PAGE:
ENTERTAINMENT
April 25, 2004 | Nancy Rommelmann, Special to The Times
"WHERE we're standing is going to be a 120-seat theater," Gil Cates said of the courtyard of the Geffen Playhouse, where nearly 500 theater angels gathered Monday night for the third annual Backstage at the Geffen fundraiser. "There's gonna be new dressing rooms, bathrooms, a donor's lounge, the whole geshrai. Hey!" Cates, producing director of the Geffen, opened his arms to Tom and Dick Smothers. "These guys are so great, they flew in all the way from Kansas City to be here."
ENTERTAINMENT
October 15, 2003
Acting honors: Karl Malden, whose credits range from "A Streetcar Named Desire" and "On the Waterfront" to "The Streets of San Francisco," will receive a lifetime achievement award from the Screen Actors Guild at its awards ceremony Feb. 22.
NEWS
November 15, 2001 | SUSAN KING, TIMES STAFF WRITER
There was no grand, patriotic plan by the Academy of Motion Picture Arts and Sciences in scheduling during wartime a screening of the newly restored World War II epic, "Patton." The Oscar-winning film is playing Friday at the academy's Samuel Goldwyn Theater in Beverly Hills.
ENTERTAINMENT
April 26, 1998 | Charles Champlin, Charles Champlin is the retired arts editor of The Times
Even now, when the commercials no longer run, strangers who run into Karl Malden invariably say, "I hope you didn't leave home without it" or some variation thereon. And a few years ago, going to lunch in Studio City, Malden found a parking space across Ventura Boulevard from the restaurant and, seeing no cars in either direction, crossed the street. A police car sped into view and ticketed him for jaywalking.
SPORTS
February 12, 1998 | HELENE ELLIOTT
U.S. men's hockey Coach Ron Wilson had a reunion with Herb Brooks, who was his coach with the Minnesota North Stars and helped him arrange to play for the Swiss team Davos. Brooks, in Nagano to coach the French team, and Wilson had a long chat Wednesday morning before the U.S. team practiced. "We talked in general, about playing on the big ice surface," Wilson said. "I've spoken at length in the past with Herb about hockey. He has a brilliant hockey mind.'
ENTERTAINMENT
January 17, 1997 | KEVIN THOMAS, TIMES STAFF WRITER
Since "Metro" stars Eddie Murphy and since it opens in a quiet week, this stale action thriller may well attract audiences who can't get enough of Murphy or mindless, bone-crunching violence, no matter how totally uninspired and credibility-defying the circumstances. Cast as a San Francisco police department hostage negotiator, Murphy is his usual witty, charismatic self, which serves only to underline how inferior this film really is.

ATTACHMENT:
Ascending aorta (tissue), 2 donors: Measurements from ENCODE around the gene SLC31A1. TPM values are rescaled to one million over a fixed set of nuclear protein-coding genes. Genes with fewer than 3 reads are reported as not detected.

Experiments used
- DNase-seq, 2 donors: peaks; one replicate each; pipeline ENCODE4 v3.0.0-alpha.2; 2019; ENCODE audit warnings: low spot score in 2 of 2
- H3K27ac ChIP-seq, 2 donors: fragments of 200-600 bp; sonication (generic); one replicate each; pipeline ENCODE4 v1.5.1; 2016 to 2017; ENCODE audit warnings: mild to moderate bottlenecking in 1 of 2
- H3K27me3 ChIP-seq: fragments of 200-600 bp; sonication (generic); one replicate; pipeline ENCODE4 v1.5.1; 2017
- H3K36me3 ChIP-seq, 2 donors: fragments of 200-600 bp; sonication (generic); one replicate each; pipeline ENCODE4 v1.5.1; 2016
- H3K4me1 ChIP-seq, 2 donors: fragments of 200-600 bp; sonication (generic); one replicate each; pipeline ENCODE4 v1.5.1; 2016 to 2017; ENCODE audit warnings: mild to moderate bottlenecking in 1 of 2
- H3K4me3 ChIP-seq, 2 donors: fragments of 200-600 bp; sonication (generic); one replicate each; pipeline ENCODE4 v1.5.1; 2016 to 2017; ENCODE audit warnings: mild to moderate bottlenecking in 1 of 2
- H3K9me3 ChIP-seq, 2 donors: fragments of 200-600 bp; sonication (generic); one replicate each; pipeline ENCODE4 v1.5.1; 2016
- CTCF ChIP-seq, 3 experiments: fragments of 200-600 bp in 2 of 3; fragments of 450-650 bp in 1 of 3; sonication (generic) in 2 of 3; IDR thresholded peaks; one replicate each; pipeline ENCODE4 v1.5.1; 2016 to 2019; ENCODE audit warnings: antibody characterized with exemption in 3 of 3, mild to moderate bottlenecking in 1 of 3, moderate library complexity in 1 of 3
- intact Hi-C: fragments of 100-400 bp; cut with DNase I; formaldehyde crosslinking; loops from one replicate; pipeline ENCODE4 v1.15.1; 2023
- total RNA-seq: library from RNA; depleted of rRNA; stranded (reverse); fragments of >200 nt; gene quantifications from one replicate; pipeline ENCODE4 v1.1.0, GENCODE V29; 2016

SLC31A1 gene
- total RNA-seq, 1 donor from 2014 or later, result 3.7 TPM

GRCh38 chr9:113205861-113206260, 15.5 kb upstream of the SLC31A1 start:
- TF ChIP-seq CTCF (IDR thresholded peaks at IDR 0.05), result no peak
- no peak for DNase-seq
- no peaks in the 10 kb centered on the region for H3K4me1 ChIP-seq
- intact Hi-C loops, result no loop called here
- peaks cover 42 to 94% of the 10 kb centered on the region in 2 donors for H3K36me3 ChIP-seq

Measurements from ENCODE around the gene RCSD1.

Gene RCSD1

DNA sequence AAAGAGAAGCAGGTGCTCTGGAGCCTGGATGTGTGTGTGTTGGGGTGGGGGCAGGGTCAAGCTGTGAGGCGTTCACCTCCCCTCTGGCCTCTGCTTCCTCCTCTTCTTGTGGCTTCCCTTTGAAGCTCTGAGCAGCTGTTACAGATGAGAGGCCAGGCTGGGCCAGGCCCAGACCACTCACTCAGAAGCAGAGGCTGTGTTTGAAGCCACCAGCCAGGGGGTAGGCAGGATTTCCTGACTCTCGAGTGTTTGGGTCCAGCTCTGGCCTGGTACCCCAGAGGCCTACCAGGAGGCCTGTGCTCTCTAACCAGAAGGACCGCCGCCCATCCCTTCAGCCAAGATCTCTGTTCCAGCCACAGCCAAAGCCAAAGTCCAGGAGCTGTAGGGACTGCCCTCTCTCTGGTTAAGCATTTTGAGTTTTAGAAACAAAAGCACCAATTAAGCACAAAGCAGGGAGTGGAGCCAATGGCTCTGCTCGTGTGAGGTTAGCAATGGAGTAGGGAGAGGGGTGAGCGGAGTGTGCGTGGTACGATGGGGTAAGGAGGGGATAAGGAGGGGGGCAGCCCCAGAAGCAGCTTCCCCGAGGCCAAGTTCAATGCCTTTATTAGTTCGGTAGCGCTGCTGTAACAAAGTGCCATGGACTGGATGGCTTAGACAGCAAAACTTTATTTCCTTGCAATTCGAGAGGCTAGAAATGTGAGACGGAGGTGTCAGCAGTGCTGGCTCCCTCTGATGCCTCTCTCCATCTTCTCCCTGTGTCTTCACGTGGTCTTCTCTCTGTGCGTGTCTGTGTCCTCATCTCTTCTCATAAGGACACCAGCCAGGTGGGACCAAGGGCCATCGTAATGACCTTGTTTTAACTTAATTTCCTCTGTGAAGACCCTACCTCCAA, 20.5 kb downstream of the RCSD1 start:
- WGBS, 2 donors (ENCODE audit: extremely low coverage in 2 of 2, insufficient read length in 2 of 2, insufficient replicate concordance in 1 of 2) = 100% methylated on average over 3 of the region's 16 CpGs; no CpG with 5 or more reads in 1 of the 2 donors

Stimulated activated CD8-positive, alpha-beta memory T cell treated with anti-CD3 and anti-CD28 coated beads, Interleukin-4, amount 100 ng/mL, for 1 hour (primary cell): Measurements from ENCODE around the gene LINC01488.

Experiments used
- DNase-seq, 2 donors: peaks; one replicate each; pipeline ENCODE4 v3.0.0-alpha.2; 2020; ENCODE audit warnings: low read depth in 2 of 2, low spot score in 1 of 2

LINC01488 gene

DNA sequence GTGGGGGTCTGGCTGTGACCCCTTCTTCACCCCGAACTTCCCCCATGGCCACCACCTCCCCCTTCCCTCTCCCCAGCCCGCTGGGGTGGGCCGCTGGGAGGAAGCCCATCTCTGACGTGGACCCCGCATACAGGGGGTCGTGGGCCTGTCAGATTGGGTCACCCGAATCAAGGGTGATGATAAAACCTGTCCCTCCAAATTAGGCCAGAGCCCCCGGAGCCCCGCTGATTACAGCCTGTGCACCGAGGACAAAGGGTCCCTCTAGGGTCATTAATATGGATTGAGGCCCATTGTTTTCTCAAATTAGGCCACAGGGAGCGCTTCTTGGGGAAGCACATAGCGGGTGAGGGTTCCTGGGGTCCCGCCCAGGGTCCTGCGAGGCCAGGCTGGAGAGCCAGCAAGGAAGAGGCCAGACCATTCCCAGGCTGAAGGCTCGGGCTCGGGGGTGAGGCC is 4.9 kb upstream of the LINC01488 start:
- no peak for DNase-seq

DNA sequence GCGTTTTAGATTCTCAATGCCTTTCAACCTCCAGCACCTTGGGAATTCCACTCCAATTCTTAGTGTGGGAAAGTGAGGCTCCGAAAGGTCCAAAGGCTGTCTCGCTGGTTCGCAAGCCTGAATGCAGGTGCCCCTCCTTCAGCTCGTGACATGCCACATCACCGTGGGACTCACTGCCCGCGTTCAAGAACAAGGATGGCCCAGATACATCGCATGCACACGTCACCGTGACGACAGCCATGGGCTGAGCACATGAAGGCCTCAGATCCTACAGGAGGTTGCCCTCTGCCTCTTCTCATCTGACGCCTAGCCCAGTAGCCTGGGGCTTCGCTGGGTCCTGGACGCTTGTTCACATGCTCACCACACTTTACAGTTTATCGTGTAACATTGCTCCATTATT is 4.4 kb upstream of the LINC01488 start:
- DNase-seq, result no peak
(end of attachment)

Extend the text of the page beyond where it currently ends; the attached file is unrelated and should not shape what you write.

OPINION
February 25, 1990
The Times committed a serious breach of some long-established ground rules when one of its editorial writers strayed from affairs in Baku and City Hall and fired off a couple of hip shots at the Academy Award nominations ("Did They Do the Right Thing?" Feb. 16). Disagreeing with some aspect or other of the academy's list is a venerable sport, and we publish the nominations each year with the full understanding that everyone--including each individual member of the academy--will find a number of inclusions or omissions to quarrel with.
ENTERTAINMENT
May 6, 1989 | JAN HERMAN, Times Staff Writer
He was 12, going on 13, and having lunch with his uncle at the Yale Club in Manhattan on his first trip in from the suburbs alone. Naturally, his uncle asked what had brought him to the city. Unwilling to risk disapproval, he lied. "I told him," William Woodman recalled, "that I was going to see a matinee of 'Make Mine Manhattan,' which was a very forgettable musical revue at the time. "That was my front for 'Streetcar.' " Recounting the details of his first encounter with Tennessee Williams' steamy, luminous and passionate masterwork, Woodman skips to the Ethel Barrymore Theatre on Broadway, where "A Streetcar Named Desire" premiered in 1947 with a brilliant cast: Jessica Tandy, Marlon Brando, Kim Hunter, Karl Malden.
ENTERTAINMENT
July 31, 1992 | From Staff and Wire Reports
Harold Russell, the former Army instructor who won an Academy Award as a handless sailor in "The Best Years of Our Lives," is selling the golden statuette to the highest bidder--over the protests of those who awarded it. "My wife has to have an eye operation and we had a problem with the house and I need some money," the 78-year-old Russell said in a telephone interview from his home in Hyannisport, Mass.
ENTERTAINMENT
August 16, 1991 | Arts and entertainment reports from The Times, national and international news services and the nation's press
President Karl: Oscar-winning actor Karl Malden has been elected president of the Academy of Motion Picture Arts and Sciences for a third consecutive term. Malden is beginning his eighth year as a member of the academy's board.